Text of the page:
In the PC hoops stakes, EA Sports? NBA Live series has ruled the roost for a long time now, and even though NBA Live 98 is a real doozy, there?s always room for some healthy competition. NBA Action '98 is a top-notch arcade-style basketball game from SEGA that deserves as much attention as EA Sports? venerable series ? if not more so. The gurus at Games Domain says it all about what makes this a great game in their review: |
"This is a basketball action-sim game which brings all NBA teams and 340 stars to your computer - and wouldn't you guess? Air Jordan is not in the game: he is #98, while Rodman is inside, with a changing hair colour, of course. You can either play a season, directly proceed to the playoffs or, a nice chip-in, start a practice session during which you and a fellow team member are alone on the court. People looking for a career mode will have to look elsewhere. Trades, however, are possible and have correct rosters from October 1st, 1997. You may know that I don't care too much about the lack of multi-player support, but in the days of the internet frenzy it may certainly be a risk to design a game without any support of serial connection, modem or some network protocol. All you can do is multi-player by multi-controller with a Gravis Grip or similar device.
The game itself is played on the standard NBA like court and looks like a cross between the 96 and 97 editions of NBA Live, which is good enough for the time before the invasion of the 3d hardware. The graphics are usable and if you don't have a 3dfx card to enjoy the full beauty of the game. you may be very happy with the graphics of this game. The graphics allow slower machines, albeit, you will have to reduce details on anything below a fast P166 system, and owners of P90 systems will have to cope with 320x200. The power machines may have the ability to improve the resolution; what these P200 systems can't improve is the quality of the video cutscenes and the logos- and they look very, very dated. If this game had appeared for the holiday season in 1995 I would have said: well done. NBA Action is certainly nothing for those who look for games to make the best use of their latest 3d accelerator, thus, it may suffer a bit on the current 3D-Christmas oriented market.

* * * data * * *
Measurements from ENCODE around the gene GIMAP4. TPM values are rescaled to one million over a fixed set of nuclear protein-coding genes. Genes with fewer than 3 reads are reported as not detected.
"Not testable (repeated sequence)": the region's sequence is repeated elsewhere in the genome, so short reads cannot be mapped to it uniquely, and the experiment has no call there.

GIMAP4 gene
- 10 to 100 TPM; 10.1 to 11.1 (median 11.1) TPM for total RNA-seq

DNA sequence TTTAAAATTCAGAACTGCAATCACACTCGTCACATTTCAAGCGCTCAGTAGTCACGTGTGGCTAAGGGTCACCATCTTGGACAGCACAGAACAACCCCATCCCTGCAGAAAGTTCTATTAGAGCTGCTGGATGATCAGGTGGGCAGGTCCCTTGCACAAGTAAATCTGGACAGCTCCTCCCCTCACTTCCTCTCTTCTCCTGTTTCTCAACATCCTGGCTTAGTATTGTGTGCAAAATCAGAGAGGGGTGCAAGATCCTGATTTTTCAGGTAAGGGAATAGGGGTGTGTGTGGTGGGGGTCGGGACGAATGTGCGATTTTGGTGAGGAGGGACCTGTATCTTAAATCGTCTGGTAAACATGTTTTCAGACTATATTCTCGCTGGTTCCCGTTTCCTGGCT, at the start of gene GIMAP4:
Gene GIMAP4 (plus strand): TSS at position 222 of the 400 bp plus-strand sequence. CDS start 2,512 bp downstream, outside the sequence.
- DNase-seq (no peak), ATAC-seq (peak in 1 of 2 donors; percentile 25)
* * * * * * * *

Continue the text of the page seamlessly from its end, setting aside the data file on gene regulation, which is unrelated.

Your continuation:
Here is my judgement: however poor the graphics may be, they do not hinder the gameplay because from far away the player polygons are acceptable even if the crowd looks weird. It's kind of ironic that NBA Action 98 features instant replays from up-close. This is something SEGA should have avoided, because these slow-motion replays reveal the weakness of the graphics better than anything else. To say these players look like aliens would be a compliment. They look plain awful. However, graphics have two aspects. To look at awfully pixelated monsters is one thing, but how they move around on the court is another. And surprisingly enough, the player animations in this game are very well done. Players run like, they turn nicely, make beautiful back passes and slam dunks and best of all, these players have the moves to play defense. Actually, with this kind of animations defense can even be fun. That's motion capturing at its best because it really supports the gameplay and adds to the realistic feel of this game. Compared to these animations, most other sportsgames - yes, including those by EA - will draw the short straw. This sort of compensates for the poor look of the graphics. If we could just convince SEGA to bring us a 3d patch!" If you are a basketball fan and don?t mind non-3D accelerated graphics (and if you are a real fan, you won?t), NBA Action ?98 is a must-have.
Reviewed by: Underdogs